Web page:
The Dutch airline KLM will suspend all its intercontinental flights and some European routes from Friday now that the Netherlands requires a rapid coronavirus test before entry.
On Wednesday, Dutch Prime Minister Mark Rutte announced additional measures in the fight against the coronavirus, including a temporary ban on flights to the United Kingdom, South Africa and South American countries, pending a new quarantine law.
Travellers must also undergo a rapid test before travelling to the Netherlands, followed by a standard PCR test on arrival, which Rutte called "a double lock on the door."
However, KLM sees many problems with this mandatory rapid test policy, stating that it is now impossible to operate intercontinental flights. All the more so as staff must also be tested in this way.
"We cannot run the risk of our staff being stranded somewhere. This is why we are stopping all intercontinental flights from Friday and all flights to European destinations where crew members have to spend the night," the company said.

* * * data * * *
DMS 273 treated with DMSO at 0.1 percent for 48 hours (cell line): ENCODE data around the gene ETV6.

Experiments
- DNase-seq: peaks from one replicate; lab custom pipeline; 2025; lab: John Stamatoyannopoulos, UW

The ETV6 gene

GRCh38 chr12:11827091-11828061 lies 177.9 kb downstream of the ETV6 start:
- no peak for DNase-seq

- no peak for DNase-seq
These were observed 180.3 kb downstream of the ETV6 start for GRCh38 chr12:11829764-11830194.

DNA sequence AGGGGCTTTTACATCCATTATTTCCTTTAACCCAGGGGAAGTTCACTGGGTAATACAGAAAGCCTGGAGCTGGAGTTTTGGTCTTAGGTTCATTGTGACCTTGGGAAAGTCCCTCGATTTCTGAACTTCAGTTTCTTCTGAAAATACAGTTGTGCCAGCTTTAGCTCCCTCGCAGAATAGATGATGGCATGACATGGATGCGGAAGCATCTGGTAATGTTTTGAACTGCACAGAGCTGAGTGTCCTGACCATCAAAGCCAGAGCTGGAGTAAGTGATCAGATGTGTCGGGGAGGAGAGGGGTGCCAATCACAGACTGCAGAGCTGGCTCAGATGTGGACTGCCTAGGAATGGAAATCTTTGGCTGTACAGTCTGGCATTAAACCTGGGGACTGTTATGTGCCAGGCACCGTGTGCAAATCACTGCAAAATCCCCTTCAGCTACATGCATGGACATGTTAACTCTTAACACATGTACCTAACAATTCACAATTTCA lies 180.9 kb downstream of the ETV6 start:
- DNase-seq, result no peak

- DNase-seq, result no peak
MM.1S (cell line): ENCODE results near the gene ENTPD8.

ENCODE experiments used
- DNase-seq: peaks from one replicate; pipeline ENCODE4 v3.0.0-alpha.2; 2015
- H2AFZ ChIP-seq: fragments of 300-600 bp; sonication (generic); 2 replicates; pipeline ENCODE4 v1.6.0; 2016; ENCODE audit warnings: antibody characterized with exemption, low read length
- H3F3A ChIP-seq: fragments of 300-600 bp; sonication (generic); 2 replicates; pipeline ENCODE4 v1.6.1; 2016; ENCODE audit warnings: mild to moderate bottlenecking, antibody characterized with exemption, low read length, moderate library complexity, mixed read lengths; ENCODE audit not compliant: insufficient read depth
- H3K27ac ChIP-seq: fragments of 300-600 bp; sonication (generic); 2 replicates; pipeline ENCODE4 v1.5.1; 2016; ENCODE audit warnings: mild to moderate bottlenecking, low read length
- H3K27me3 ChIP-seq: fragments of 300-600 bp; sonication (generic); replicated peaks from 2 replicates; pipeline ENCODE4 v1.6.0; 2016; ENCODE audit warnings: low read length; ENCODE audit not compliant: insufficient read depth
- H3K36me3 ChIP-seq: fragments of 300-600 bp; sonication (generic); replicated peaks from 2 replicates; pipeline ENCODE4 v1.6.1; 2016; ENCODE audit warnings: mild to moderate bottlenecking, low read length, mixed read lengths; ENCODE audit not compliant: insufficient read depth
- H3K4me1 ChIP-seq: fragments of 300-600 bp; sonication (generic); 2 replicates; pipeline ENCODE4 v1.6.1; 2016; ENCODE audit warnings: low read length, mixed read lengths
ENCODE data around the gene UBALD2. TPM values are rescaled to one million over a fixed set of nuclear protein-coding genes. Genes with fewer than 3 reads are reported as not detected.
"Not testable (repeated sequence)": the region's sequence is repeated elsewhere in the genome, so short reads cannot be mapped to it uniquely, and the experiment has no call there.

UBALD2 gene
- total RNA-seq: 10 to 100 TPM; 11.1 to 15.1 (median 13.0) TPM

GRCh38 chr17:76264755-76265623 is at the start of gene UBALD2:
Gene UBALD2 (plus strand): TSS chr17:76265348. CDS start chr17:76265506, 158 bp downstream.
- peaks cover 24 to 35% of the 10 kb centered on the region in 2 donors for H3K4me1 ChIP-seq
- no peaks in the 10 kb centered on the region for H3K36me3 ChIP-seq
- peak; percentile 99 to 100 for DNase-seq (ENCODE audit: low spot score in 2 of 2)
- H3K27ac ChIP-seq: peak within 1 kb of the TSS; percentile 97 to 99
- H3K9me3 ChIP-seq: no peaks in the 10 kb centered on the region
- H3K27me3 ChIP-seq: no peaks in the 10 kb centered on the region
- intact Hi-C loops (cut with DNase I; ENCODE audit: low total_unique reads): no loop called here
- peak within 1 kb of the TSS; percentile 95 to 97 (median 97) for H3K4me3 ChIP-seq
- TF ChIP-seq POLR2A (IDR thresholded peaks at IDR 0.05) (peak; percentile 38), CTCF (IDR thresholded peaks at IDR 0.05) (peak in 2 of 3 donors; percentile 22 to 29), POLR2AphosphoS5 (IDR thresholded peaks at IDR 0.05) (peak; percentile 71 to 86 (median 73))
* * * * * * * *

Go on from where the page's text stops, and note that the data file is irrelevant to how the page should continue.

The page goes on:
This also applies to cargo flights and repatriation flights, according to the airline.
The new measures announced by the care-taker government of Prime Minister Rutte do not come as a surprise. Some weeks ago, the Netherlands decided to require a negative corona test at most 72 hours before arrival to the country. Even passengers on planes making a stop at a Dutch airport, without having to disembark the planes and wait in a terminal, were required to do the test.
Asked by The Brussels Times if such a requirement was in line with the European Commission’s guidelines on travel restrictions, a Commission spokesperson replied that it was not aware of the specific measure and therefore could not comment on it. The spokesperson said that the question should be addresed to the Dutch authorities. However, they declined to respond.
The Brussels Times